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Beamsplitters are important instruments in various fields, such as interferometry and optics. They come in different types and have numerous applications. However, most do not know how they work. This article covers all you need to know about beamsplitters, their types, and their applications.

What Is a Beamsplitter?

A beamsplitter is a type of optical device that splits an incident light beam into two. These tools can split both laser and regular light. It is also important to note that a beamsplitter can combine two incoming beams from distinct angles into a single output.

Types of Beamsplitters

Plate Beamsplitters 

Most plate beamsplitters are made using dielectric materials and are commonly employed at 45 degrees of incidence. While similar to cube beamsplitters in that they may be configured to accommodate a wide range of incidence ratios, these devices are superior in certain respects due to their lower chromatic aberration output.

Plate beamsplitters are more affordable than cubes, which makes them the preferred choice for budding optical engineers. In addition, since their construction is less complicated, they weigh less and may be made in bigger proportions than cube beamsplitters.

Another benefit is that plate beamsplitters don’t need optical cement to hold the two halves of the prism together as cubes do. It is a benefit because lasers can damage cement more quickly, and it breaks down when exposed to UV light constantly. Lastly, these beamsplitters are thinner than cubes and need less material for light to pass through.

Cube Beamsplitters 

These beamsplitters are created by coating the hypotenuse of dual prisms with a partially reflecting material and joining them with optical or epoxy cement. These beamsplitters eliminate ghosting because the transmitted beam is coherent with the incident light beam.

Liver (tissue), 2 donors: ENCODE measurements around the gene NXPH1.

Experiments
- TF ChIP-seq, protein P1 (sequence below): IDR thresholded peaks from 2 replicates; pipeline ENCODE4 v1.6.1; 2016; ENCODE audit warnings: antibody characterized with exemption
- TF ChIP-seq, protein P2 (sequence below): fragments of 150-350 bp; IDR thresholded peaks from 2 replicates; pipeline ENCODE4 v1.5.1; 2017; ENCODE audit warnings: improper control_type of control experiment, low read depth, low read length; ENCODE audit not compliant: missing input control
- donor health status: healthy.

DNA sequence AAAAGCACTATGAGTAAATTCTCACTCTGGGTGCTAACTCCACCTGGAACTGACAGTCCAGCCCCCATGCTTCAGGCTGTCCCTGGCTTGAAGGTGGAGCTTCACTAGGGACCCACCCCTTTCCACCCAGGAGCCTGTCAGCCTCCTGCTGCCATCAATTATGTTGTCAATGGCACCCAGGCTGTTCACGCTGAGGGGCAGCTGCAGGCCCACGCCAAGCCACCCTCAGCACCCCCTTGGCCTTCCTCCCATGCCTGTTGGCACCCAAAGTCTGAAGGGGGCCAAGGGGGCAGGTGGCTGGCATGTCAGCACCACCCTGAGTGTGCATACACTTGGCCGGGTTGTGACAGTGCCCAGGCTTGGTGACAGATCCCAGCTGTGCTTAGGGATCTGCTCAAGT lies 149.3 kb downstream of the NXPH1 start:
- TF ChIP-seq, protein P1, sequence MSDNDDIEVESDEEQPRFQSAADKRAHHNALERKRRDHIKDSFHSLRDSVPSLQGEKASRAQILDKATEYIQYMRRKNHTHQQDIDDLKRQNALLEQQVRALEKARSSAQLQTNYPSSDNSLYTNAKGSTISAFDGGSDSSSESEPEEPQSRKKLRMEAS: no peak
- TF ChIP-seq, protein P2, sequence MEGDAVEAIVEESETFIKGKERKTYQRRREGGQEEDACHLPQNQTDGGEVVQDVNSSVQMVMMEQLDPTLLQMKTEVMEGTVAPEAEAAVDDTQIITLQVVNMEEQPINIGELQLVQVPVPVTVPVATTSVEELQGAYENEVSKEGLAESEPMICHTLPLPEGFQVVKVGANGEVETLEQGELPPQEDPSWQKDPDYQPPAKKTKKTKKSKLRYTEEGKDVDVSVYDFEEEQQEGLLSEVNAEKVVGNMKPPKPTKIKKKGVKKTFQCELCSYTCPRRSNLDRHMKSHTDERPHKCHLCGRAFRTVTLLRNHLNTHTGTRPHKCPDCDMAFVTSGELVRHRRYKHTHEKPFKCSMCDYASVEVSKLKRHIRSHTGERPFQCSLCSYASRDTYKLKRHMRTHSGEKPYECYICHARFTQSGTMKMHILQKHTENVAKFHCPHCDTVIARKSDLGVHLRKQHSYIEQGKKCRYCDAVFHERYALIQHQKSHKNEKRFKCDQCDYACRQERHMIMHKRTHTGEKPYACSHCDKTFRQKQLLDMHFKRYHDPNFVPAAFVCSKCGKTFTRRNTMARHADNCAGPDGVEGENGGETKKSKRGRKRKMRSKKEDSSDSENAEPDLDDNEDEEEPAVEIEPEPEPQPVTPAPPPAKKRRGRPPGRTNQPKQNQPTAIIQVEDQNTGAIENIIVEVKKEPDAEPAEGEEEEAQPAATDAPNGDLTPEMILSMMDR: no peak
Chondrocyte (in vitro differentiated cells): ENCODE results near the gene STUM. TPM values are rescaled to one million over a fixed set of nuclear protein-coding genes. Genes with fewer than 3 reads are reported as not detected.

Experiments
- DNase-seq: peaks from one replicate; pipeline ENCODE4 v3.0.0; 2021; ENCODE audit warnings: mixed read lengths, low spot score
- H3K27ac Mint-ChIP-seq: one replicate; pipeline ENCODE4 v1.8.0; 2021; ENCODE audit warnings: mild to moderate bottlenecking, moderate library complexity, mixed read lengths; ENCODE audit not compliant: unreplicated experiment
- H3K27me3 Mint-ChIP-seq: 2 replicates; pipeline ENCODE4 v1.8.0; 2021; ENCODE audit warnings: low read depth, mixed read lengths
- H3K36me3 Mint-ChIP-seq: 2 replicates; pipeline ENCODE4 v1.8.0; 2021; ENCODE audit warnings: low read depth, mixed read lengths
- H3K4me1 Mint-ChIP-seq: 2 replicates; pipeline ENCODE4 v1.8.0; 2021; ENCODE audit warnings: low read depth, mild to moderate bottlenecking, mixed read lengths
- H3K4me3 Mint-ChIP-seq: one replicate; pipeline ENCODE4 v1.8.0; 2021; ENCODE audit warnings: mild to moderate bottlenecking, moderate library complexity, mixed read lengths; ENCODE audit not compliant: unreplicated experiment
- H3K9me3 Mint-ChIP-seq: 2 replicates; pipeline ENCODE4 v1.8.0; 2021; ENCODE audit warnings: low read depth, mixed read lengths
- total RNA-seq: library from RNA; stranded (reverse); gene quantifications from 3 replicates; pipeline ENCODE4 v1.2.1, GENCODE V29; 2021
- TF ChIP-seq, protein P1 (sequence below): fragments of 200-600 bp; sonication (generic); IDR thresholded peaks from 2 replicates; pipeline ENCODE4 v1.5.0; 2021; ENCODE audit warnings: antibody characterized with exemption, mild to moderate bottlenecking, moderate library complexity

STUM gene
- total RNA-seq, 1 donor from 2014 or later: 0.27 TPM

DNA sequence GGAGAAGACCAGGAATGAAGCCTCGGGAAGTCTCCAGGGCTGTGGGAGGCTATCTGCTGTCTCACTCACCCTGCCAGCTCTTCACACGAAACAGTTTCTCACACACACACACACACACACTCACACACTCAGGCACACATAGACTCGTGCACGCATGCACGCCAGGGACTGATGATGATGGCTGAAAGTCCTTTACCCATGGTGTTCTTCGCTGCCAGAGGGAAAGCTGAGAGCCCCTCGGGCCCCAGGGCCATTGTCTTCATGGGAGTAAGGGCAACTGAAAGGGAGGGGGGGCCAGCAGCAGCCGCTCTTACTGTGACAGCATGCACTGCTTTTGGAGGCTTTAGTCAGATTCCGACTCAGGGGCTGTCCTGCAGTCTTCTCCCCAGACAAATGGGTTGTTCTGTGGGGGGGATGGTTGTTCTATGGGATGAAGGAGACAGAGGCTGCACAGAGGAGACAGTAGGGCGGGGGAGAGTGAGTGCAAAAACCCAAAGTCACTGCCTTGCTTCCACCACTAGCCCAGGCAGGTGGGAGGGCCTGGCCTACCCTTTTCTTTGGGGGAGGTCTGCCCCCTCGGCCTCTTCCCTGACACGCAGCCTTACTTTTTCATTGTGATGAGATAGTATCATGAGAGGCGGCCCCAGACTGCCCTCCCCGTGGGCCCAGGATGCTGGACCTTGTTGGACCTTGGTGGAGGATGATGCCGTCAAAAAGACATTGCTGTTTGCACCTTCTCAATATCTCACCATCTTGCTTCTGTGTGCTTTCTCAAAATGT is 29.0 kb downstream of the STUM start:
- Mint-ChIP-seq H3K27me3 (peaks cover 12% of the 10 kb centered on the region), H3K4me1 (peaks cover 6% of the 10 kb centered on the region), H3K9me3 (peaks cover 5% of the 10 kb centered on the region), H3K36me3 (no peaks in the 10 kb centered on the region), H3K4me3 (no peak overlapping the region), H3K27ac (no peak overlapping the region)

A cube beam splitter has a significant advantage over a plate beamsplitter because ghost images are not produced by the former. Furthermore, cubes allow users to employ a shorter optical path length than plates, maintain equal path lengths, and integrate them smoothly into an optical system by maintaining a 0-degree angle of incidence.

Polka-Dot Beamsplitters

These are beamsplitters with a polka-dot-like surface. Half of the beamsplitter’s surface consists of dots, which reflect materials created using photolithography or mechanical masking (with any desired ratio). This provides them with an almost continuous R/T ratio independent of the viewing angle.


How Does a Beamsplitter Work?

As previously mentioned, beamsplitters can divide incoming light into many streams. The incoming light’s wavelength, intensity, or polarity, as well as the beamsplitter’s construction and settings, all play a role in the splitting process.

Beamsplitters can vary in size, shape, and material, but they all work on the same principle: the splitter transmits one part while reflecting the other. In order to ensure that reflected light is directed in a desirable direction rather than back toward the source, the splitter or reflecting surface must be positioned at an appropriate angle to the incident light.


Common Applications of Beamsplitters

Beamsplitters are used to separate or combine two sources of light with precise R/T ratios. This quality of theirs makes them perfect for use in many technological contexts, such as semiconductors, sensors, lasers, and cameras. Here are some of the common applications of beamsplitters.

Heads-Up Displays (HUDs)

Beamsplitters are frequently used in head-up displays. Projected onto a surface, these images are see-through. Common head-up displays use a beamsplitter in conjunction with projection and lens systems to project an image onto the exterior of a moving vehicle via laser.


One of the most significant applications of this technology is interferometry. This occurs when a beam is reflected from a surface and split in half. Then, interference patterns formed by the combined beam and reflected light can be utilized to calculate distance.


To create various beam paths, beamsplitters are commonly employed in lasers. The laser beam is divided into multiple segments and recombined to get this effect. With such a setup, the direction and intensity of the beam of light may be adjusted with remarkable precision and versatility.

Optical Equipment

Beamsplitters can be found in many types of optical equipment. Optical beamsplitters allow the beam to be divided into multiple segments that can be individually diverted with other inputs. This provides more options for directing and shaping the light beam.



A beamsplitter is a device that can divide or combine light depending on its purpose. The equipment works by dividing the incoming light into one to two beams, one or more of which are transmitted through the optical element and one or more of which are directed at an angle away from the optical element. Ultimately, it is a tool that is essential in many devices, such as lasers, heads-up displays, and others.


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